For Immediate Release, May 15, 2009
Greg Loarie, Earthjustice, (510) 550-6700
Shaye Wolf, Center for Biological Diversity, (415) 632-5301
Court Tells California to Reconsider Protecting Pika From Climate Change
Federal Government Advanced Pika Protection Last Week
SAN FRANCISCO— San Francisco Superior Court Judge Peter Busch today issued a written order invalidating the California Fish and Game Commission’s rejection of a petition by the Center for Biological Diversity to list the American pika under the California Endangered Species Act. Today’s court order will send the state listing petition back to the Commission for reconsideration.
Read the order here:
“The court’s decision gives the Commission a second chance to do the right thing and protect this imperiled species,” said Greg Loarie of Earthjustice, who represented the Center for Biological Diversity. “The plight of pika is a warning to humans that global warming is already changing our climate for the worse.”
In August 2007, the Center for Biological Diversity submitted a scientific petition to list the pika in California under the state Endangered Species Act due to threats from global warming. The American pika (Ochotona princeps) is a small relative of the rabbit that lives in boulder fields near mountain peaks in California and through the western United States. Adapted to cold alpine conditions, pikas are intolerant of high temperatures and can die from overheating when exposed to temperatures as low as 78 degrees Fahrenheit for just a few hours. Global warming threatens pikas by exposing them to heat stress during the summer, lowering food availability in the mountain meadows where they forage, reducing the amount of time when they can gather food, and reducing the insulating snowpack during winter.
As temperatures warm, pikas in California have shifted upslope in Yosemite National Park over the past century, and pika populations have largely disappeared in California’s Bodie Hills in the eastern Sierra Nevada Mountains in recent decades. Just across the California border, more than a third of documented pika populations in the Great Basin mountains of northwest Nevada and southern Oregon have gone extinct in the past century, and these losses have been linked to rising temperatures. One recent study concluded that global warming will virtually eliminate suitable habitat for the pika in California in this century if greenhouse gas emissions are not drastically reduced http://www.earthjustice.org/assets/subject/objects/pikamap_lg.jpg.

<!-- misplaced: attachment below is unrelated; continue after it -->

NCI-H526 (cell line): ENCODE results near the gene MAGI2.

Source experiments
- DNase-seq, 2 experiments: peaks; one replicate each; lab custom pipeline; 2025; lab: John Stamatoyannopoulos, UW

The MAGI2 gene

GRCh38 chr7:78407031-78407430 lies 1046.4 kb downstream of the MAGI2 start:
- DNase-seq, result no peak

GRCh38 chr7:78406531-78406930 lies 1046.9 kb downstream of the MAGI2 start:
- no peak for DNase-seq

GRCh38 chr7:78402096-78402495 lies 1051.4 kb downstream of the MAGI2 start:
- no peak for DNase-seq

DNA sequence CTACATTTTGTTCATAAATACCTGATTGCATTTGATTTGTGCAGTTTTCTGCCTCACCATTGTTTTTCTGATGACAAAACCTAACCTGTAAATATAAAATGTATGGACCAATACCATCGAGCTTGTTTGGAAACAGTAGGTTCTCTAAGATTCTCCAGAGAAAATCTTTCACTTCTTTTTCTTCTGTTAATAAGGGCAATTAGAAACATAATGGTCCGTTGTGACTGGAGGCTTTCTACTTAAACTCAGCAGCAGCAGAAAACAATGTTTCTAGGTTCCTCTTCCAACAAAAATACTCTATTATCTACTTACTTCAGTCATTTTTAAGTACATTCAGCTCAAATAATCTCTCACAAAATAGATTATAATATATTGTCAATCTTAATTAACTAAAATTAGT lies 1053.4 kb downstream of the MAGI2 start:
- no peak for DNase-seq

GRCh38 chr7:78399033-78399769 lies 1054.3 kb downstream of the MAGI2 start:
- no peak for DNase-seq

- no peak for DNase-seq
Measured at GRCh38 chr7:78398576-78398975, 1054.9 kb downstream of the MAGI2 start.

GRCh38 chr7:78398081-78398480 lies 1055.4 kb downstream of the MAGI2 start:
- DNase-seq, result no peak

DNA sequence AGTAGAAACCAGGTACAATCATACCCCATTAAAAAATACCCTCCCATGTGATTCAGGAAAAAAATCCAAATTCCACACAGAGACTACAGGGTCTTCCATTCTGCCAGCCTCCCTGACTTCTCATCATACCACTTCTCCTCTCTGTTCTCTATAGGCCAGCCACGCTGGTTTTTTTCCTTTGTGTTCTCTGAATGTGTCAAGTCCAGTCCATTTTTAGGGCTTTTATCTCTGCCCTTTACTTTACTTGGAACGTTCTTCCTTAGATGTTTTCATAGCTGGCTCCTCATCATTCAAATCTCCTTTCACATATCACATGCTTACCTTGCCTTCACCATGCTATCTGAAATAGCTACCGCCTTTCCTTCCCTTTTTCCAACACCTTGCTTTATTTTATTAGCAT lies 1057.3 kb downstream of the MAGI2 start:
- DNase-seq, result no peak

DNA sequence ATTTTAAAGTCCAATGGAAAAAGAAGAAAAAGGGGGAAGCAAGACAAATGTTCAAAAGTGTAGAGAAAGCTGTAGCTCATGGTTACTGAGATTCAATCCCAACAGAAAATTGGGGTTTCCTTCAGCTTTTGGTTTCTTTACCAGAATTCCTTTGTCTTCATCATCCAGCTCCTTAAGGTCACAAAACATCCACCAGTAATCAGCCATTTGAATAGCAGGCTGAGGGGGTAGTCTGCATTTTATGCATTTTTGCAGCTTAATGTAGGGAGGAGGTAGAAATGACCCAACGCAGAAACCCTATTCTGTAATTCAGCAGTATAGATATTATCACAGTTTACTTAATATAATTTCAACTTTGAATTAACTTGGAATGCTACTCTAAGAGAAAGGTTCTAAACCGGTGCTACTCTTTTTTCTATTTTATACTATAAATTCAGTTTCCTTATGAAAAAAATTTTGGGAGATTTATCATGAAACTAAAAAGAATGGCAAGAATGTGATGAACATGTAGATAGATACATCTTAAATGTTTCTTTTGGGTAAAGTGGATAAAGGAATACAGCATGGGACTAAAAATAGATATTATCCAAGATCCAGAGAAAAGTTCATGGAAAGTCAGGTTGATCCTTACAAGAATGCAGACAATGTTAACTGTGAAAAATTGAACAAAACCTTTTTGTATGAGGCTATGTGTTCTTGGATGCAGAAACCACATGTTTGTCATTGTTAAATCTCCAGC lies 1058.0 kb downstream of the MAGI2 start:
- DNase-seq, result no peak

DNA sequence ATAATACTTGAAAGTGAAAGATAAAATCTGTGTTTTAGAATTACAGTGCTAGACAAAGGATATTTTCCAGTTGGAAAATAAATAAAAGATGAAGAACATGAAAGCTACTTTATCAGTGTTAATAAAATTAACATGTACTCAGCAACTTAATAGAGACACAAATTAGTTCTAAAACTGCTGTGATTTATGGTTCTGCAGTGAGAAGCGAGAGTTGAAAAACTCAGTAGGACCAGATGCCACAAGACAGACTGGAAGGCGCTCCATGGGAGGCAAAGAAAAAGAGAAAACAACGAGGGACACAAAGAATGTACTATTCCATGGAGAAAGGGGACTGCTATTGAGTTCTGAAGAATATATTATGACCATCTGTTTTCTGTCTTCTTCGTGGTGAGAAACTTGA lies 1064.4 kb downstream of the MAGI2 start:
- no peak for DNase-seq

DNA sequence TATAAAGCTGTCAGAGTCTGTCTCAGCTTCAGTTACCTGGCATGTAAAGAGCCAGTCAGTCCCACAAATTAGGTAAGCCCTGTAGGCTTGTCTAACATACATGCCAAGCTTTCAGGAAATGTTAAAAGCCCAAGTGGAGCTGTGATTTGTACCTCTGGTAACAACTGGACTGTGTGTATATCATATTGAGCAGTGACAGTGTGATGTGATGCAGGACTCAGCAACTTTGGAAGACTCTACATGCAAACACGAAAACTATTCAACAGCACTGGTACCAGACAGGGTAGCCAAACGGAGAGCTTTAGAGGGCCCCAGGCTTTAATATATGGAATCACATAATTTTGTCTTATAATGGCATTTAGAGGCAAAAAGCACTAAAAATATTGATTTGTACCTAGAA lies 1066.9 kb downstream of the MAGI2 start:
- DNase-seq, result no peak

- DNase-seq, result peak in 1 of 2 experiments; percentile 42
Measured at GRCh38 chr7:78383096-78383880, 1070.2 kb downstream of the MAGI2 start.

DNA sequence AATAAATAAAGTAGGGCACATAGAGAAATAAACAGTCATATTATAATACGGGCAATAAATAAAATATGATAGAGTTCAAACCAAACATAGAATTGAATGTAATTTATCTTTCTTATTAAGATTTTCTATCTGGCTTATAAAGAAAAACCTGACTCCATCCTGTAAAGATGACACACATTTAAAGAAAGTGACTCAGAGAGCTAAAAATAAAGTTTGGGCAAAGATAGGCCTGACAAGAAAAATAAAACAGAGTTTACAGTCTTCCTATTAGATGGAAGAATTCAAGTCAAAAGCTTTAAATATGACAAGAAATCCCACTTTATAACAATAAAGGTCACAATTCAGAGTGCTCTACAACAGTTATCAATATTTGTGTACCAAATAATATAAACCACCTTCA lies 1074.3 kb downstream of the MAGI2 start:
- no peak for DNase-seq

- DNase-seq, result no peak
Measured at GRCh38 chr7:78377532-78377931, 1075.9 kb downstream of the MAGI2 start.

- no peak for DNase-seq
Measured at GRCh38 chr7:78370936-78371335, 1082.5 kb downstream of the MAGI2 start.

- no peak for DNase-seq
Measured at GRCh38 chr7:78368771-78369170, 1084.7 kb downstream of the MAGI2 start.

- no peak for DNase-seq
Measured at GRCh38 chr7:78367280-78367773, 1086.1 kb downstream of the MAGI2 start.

“Scientific studies clearly show that the pika is imperiled by global warming,” said Shaye Wolf, a biologist with the Center for Biological Diversity. “In denying the petition, the Commission ignored the science and abdicated its duty to protect California’s wildlife from global warming. Now the Commission has a renewed opportunity to demonstrate a commitment to protecting California’s vulnerable species like the pika from the climate crisis.”
The court found that the Commission used the wrong legal standard in evaluating the petition to list the pika. The Commission must accept a petition if the information presented would “lead a reasonable person to conclude there is a substantial possibility” that the species could be listed. However, the Commission rejected the petition by unlawfully demanding that petitioners satisfy a higher burden of proof.
Last year a state appeals court struck down another decision by the Commission to deny a petition to list the California tiger salamander under the state Endangered Species Act by incorrectly claiming that the petition did not contain sufficient information. The Commission also recently voted to deny a petition to protect the Pacific fisher, a rare mammal threatened by logging, but reversed its decision after a public-records act request from the Center revealed that most state biologists involved in the review had supported the petition.
If the Commission accepts the pika petition, it would commence a year-long scientific review and public process to determine whether the species should be listed in California.
In response to the Center’s federal petition, the U.S. Fish and Wildlife Service announced on May 7 that the pika may be warranted for listing under the U.S. Endangered Species Act and launched a full status review to determine whether the pika should be protected across its range.
Today’s written court order resolves a lawsuit brought by the Center for Biological Diversity, represented by Earthjustice, on August 19, 2008 — Center for Biological Diversity v. California Fish & Game Comm'n, No. CPF-08-508759.
For further information on the pika visit:
Photo and video:
High-resolution photo available for print stories here:
B-roll available for broadcast. Contact Brian Smith, Earthjustice press office, (510) 550-6714